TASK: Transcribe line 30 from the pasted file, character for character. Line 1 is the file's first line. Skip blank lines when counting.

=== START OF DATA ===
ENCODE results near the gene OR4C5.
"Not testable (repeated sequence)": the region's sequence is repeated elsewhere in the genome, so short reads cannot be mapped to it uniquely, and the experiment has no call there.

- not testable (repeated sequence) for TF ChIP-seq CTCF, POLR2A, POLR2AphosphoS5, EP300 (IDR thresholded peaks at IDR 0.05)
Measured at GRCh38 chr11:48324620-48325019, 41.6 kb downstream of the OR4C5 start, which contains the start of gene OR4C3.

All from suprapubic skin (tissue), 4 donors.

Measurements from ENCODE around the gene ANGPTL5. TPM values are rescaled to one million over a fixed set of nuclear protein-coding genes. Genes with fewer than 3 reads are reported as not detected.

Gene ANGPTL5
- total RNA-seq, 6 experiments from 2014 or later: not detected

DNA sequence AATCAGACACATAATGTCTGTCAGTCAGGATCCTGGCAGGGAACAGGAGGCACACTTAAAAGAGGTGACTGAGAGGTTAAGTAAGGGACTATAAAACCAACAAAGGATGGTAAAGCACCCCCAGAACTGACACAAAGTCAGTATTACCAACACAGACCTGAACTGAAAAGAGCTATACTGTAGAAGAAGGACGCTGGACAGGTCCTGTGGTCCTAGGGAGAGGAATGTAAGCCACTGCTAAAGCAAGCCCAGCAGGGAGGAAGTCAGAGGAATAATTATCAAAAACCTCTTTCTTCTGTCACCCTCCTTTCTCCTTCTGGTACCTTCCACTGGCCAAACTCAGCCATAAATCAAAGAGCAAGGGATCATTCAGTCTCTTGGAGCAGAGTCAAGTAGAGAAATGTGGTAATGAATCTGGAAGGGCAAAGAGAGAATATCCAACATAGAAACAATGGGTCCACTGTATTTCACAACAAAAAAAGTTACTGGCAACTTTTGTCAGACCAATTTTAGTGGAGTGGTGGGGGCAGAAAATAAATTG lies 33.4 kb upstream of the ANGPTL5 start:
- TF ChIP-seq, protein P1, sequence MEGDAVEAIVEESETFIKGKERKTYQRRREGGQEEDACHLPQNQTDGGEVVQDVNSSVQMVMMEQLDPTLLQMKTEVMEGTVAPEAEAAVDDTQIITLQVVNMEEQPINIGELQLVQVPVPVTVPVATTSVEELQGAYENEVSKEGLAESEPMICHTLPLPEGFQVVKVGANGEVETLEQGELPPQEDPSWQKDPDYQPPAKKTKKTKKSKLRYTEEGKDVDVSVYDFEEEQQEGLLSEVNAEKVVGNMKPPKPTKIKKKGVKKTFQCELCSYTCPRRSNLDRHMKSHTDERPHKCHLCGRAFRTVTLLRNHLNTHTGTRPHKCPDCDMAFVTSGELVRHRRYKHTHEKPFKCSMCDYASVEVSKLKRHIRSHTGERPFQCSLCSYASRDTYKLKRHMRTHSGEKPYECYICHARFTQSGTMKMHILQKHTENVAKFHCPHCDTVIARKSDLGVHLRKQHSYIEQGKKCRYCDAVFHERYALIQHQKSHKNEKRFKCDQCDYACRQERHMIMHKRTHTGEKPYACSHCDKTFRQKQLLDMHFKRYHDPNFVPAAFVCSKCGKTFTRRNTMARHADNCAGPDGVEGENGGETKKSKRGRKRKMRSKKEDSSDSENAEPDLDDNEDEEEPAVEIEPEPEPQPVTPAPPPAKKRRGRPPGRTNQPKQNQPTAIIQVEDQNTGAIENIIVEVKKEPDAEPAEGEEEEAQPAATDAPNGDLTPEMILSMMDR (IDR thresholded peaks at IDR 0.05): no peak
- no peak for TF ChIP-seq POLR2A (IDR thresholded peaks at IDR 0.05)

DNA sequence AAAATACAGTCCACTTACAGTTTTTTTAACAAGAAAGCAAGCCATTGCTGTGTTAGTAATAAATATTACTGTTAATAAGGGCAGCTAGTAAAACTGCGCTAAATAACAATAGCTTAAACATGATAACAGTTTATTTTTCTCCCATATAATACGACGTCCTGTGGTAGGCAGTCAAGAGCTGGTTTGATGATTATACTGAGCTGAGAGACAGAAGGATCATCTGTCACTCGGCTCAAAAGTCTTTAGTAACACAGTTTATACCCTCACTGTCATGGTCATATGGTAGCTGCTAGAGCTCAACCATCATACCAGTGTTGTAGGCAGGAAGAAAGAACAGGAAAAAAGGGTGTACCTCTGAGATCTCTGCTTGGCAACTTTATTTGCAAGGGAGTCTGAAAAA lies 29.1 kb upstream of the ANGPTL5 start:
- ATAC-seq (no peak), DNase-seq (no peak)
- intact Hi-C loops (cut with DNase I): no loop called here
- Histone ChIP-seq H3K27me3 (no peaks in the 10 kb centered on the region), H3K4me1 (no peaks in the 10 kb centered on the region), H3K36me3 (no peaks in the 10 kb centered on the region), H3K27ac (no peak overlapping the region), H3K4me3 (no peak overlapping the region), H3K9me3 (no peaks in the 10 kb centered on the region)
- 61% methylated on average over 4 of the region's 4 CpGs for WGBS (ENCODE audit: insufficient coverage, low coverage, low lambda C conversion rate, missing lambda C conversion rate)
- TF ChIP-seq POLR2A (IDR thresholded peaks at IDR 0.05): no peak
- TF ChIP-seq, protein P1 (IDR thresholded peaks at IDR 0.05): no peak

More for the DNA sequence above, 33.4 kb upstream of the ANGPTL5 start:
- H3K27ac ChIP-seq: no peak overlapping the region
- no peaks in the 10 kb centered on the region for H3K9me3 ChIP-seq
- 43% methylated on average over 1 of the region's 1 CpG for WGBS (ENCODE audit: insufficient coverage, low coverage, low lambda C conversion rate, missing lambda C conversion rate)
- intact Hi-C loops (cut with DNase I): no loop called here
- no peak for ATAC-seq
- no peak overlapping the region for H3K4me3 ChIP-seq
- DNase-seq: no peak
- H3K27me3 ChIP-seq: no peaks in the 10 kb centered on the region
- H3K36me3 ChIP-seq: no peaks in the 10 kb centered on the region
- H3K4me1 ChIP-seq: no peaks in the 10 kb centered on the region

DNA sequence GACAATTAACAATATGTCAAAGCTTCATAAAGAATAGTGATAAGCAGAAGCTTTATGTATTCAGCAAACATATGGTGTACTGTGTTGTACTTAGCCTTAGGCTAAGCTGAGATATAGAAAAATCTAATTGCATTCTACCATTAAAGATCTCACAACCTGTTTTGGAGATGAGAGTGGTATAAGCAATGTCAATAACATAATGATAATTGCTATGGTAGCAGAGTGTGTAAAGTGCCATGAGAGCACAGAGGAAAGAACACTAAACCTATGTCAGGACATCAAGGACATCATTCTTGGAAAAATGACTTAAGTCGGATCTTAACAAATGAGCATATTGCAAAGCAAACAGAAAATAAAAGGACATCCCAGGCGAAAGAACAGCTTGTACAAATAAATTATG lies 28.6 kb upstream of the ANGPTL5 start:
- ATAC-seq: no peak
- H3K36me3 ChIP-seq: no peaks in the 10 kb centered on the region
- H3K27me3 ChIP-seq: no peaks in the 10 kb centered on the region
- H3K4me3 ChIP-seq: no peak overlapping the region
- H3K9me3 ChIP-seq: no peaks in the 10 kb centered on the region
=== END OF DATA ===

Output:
DNA sequence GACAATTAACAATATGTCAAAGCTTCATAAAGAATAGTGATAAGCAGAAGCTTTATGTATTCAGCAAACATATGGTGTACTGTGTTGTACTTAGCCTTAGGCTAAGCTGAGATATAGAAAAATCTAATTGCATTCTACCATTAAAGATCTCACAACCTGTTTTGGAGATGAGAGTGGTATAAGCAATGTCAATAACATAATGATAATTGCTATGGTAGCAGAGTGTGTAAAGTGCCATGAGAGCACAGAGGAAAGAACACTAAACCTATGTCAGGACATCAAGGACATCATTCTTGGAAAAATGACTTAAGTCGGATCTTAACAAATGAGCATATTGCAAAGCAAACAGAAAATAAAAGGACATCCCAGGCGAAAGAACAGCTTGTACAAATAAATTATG lies 28.6 kb upstream of the ANGPTL5 start: